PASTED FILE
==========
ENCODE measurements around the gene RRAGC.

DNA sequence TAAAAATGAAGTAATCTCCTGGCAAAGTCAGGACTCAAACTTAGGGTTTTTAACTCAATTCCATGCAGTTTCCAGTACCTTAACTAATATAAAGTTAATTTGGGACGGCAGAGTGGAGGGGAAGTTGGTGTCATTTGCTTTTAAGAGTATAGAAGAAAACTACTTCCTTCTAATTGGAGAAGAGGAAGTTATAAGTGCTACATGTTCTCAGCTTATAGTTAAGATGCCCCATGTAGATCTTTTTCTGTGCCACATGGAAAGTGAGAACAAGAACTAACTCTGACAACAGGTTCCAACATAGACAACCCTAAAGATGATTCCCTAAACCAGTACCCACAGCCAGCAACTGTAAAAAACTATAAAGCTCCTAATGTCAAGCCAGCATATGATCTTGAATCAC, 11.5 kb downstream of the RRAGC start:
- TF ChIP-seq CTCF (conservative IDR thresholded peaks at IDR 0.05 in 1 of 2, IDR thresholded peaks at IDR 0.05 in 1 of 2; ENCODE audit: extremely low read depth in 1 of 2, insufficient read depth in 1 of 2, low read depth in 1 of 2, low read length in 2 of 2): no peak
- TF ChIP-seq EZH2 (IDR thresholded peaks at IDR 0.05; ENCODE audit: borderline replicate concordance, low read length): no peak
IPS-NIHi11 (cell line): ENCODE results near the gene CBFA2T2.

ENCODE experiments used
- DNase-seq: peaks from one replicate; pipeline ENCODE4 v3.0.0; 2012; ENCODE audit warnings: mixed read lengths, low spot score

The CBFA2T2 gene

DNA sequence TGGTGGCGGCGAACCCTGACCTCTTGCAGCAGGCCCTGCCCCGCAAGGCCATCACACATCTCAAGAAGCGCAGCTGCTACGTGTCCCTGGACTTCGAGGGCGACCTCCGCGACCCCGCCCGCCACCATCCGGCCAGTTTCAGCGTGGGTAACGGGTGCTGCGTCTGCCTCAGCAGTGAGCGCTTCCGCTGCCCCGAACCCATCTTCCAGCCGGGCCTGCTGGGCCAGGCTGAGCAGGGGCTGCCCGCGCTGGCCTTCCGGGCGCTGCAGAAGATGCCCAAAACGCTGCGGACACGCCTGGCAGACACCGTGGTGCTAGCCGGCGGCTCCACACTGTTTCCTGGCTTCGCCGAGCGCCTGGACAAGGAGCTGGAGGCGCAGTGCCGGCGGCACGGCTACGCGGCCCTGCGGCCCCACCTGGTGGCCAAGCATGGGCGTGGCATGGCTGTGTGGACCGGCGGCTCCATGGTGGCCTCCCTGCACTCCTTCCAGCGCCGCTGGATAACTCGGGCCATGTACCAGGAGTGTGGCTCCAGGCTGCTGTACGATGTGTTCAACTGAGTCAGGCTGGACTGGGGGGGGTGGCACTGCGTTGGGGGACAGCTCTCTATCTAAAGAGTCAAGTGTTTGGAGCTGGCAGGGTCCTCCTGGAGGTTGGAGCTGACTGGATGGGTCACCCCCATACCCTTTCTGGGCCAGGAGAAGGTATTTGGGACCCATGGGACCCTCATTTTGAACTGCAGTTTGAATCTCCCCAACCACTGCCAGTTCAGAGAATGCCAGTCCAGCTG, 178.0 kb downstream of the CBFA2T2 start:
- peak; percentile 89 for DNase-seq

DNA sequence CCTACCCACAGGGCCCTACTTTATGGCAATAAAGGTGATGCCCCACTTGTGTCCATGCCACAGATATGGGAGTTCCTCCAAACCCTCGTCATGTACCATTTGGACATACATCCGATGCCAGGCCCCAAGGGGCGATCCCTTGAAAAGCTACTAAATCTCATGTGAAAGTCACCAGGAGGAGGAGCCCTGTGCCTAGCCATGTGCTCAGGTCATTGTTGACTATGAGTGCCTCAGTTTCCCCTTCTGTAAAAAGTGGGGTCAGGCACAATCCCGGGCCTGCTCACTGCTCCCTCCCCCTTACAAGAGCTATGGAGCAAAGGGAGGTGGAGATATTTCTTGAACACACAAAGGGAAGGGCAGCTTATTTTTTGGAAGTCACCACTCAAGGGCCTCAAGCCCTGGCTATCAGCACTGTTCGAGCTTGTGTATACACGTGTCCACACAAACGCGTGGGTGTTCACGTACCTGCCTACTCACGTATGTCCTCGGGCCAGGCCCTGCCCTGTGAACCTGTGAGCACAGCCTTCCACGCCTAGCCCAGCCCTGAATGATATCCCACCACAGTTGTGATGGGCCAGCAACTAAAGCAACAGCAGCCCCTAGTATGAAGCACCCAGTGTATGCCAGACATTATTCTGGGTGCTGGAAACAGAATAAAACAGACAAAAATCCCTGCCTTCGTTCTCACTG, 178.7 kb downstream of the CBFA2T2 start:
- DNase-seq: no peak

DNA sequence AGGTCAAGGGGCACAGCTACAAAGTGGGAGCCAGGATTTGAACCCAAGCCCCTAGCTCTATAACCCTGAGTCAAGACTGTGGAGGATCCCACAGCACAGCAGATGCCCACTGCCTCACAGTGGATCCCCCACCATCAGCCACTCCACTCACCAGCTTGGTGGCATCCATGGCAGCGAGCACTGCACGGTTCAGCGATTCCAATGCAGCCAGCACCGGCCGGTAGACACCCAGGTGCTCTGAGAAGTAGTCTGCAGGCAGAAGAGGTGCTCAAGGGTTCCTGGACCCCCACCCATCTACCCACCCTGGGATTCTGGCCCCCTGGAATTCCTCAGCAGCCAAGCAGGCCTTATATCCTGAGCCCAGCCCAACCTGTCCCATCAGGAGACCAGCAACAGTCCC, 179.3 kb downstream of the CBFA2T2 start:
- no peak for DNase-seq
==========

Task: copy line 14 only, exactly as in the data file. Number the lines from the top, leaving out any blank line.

- no peak for DNase-seq